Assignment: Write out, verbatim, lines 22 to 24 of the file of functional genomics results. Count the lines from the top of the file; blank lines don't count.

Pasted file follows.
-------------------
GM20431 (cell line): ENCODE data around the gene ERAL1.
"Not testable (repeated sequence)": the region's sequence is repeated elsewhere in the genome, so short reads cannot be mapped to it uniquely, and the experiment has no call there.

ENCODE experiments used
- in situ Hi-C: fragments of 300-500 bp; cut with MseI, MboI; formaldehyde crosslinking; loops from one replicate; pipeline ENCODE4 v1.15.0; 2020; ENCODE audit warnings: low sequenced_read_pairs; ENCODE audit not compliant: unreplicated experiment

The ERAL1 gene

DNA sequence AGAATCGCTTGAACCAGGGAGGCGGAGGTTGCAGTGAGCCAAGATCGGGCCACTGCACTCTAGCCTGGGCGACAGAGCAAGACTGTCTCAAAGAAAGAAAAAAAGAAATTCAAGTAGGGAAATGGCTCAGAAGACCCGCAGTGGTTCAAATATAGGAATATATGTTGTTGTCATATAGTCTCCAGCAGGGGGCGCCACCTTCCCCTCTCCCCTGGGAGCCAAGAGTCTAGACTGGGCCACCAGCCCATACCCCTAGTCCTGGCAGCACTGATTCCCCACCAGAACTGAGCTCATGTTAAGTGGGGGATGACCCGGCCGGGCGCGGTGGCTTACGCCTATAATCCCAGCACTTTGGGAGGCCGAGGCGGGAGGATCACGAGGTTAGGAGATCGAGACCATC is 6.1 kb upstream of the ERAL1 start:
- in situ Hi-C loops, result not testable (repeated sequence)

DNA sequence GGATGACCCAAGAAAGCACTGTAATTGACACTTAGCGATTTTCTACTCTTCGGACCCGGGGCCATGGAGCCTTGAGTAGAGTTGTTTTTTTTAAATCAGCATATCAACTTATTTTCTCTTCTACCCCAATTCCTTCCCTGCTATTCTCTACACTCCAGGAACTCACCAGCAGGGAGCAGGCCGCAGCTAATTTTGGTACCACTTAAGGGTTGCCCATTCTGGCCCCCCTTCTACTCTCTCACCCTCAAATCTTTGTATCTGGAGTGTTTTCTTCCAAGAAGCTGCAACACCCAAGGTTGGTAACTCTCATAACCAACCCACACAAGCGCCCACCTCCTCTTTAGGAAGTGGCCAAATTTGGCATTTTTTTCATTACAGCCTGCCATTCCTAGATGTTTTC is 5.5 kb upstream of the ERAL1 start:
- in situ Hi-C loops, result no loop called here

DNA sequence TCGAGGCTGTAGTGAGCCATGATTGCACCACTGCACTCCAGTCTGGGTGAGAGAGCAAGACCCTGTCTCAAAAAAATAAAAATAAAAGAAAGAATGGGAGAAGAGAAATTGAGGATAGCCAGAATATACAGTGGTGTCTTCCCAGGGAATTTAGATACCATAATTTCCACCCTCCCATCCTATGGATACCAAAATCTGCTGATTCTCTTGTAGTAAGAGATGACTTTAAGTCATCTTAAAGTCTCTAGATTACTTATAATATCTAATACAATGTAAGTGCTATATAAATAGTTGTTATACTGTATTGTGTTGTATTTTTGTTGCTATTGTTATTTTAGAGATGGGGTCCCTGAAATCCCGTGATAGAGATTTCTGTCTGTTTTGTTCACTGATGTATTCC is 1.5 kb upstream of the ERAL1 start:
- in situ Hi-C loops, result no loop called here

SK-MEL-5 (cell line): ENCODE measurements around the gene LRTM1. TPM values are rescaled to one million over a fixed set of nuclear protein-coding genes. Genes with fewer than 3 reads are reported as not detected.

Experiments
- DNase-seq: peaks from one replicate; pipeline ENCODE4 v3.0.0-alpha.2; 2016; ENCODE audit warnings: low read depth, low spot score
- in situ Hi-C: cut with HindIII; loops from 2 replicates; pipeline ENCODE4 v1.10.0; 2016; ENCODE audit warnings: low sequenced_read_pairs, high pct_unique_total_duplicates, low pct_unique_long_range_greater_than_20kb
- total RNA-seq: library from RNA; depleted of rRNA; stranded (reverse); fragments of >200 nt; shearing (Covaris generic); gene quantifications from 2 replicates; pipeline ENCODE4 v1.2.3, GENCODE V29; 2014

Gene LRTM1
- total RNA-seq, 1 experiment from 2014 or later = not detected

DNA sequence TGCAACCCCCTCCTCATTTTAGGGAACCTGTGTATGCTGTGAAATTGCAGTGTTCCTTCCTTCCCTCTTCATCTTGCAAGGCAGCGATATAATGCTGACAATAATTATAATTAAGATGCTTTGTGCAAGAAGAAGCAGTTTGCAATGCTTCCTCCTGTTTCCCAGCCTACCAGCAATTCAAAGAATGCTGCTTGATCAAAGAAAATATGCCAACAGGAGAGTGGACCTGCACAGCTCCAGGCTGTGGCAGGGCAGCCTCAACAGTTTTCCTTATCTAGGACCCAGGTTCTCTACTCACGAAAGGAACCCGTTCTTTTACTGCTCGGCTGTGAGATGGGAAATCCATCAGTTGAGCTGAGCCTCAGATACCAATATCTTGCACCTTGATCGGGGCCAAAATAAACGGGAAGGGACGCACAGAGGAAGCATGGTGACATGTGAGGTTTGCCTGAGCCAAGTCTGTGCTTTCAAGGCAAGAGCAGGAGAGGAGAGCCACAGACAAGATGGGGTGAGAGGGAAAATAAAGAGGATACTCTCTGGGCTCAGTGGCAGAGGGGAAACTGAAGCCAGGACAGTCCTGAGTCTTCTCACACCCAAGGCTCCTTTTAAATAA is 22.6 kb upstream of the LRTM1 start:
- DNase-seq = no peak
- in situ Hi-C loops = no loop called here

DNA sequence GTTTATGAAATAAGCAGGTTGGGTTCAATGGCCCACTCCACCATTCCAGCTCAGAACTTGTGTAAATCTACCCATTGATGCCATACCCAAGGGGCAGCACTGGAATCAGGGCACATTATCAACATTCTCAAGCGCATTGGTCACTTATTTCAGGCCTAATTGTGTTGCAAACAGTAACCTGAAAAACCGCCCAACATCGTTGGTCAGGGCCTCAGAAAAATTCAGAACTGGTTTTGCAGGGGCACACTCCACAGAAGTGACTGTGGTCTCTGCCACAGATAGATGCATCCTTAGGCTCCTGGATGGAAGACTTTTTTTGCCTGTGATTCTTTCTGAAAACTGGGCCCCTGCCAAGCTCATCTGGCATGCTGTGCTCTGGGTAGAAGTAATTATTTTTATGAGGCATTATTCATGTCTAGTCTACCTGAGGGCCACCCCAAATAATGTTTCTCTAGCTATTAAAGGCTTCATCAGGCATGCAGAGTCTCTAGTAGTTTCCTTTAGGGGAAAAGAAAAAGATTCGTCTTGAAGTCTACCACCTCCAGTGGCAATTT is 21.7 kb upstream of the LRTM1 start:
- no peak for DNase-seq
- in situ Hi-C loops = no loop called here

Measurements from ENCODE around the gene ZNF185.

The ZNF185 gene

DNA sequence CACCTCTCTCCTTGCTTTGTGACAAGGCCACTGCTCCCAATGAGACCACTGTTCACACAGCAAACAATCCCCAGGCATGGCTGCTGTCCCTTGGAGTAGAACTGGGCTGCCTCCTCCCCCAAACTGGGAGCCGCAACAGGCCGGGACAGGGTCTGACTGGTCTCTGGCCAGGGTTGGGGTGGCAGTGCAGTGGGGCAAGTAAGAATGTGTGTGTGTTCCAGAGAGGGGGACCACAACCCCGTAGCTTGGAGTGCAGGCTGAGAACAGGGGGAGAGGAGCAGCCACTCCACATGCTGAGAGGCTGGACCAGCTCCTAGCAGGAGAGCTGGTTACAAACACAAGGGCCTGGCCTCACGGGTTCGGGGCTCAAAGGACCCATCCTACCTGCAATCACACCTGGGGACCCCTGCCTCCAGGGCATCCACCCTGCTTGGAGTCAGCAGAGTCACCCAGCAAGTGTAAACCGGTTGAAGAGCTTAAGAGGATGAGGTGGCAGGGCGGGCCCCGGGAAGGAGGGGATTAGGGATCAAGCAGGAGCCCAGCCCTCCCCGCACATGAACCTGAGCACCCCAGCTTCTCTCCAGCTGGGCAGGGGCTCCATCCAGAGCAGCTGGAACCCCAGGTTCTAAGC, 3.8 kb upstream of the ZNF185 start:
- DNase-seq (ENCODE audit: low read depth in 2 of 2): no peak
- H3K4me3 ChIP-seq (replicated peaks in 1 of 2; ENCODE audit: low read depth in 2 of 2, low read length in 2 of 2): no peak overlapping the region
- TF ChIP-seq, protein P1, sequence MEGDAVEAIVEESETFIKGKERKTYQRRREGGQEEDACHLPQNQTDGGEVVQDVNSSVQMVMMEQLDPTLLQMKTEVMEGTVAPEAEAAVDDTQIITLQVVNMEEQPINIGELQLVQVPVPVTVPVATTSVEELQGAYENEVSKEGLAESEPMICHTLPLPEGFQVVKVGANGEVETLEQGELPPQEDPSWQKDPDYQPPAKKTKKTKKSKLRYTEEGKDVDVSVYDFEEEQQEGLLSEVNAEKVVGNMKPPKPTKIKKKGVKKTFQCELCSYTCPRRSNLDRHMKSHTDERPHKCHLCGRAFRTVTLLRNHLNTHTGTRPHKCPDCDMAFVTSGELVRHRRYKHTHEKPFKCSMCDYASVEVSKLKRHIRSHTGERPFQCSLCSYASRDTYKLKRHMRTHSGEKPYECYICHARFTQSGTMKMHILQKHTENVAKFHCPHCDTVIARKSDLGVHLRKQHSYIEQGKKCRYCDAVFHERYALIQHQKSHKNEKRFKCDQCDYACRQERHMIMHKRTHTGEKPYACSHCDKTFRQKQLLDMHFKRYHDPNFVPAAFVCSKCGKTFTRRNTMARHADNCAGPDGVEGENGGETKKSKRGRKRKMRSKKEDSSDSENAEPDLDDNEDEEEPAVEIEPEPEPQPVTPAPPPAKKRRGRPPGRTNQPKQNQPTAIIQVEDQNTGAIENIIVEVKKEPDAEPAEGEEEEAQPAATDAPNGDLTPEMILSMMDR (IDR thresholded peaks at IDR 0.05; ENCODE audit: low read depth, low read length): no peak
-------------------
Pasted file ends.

DNA sequence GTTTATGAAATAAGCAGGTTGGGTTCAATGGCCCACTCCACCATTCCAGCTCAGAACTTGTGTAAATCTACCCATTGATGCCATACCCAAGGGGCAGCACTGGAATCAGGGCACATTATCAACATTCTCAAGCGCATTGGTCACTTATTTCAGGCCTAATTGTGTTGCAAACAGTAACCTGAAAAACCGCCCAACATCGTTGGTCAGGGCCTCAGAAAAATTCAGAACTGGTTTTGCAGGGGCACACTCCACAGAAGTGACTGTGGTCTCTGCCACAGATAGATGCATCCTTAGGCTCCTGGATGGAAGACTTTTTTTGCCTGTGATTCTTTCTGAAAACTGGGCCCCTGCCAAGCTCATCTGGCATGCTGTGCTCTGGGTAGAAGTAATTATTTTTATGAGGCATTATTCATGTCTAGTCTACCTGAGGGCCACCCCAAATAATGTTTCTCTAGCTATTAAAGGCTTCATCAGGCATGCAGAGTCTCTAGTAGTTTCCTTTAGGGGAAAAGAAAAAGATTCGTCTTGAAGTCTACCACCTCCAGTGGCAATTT is 21.7 kb upstream of the LRTM1 start:
- no peak for DNase-seq
- in situ Hi-C loops = no loop called here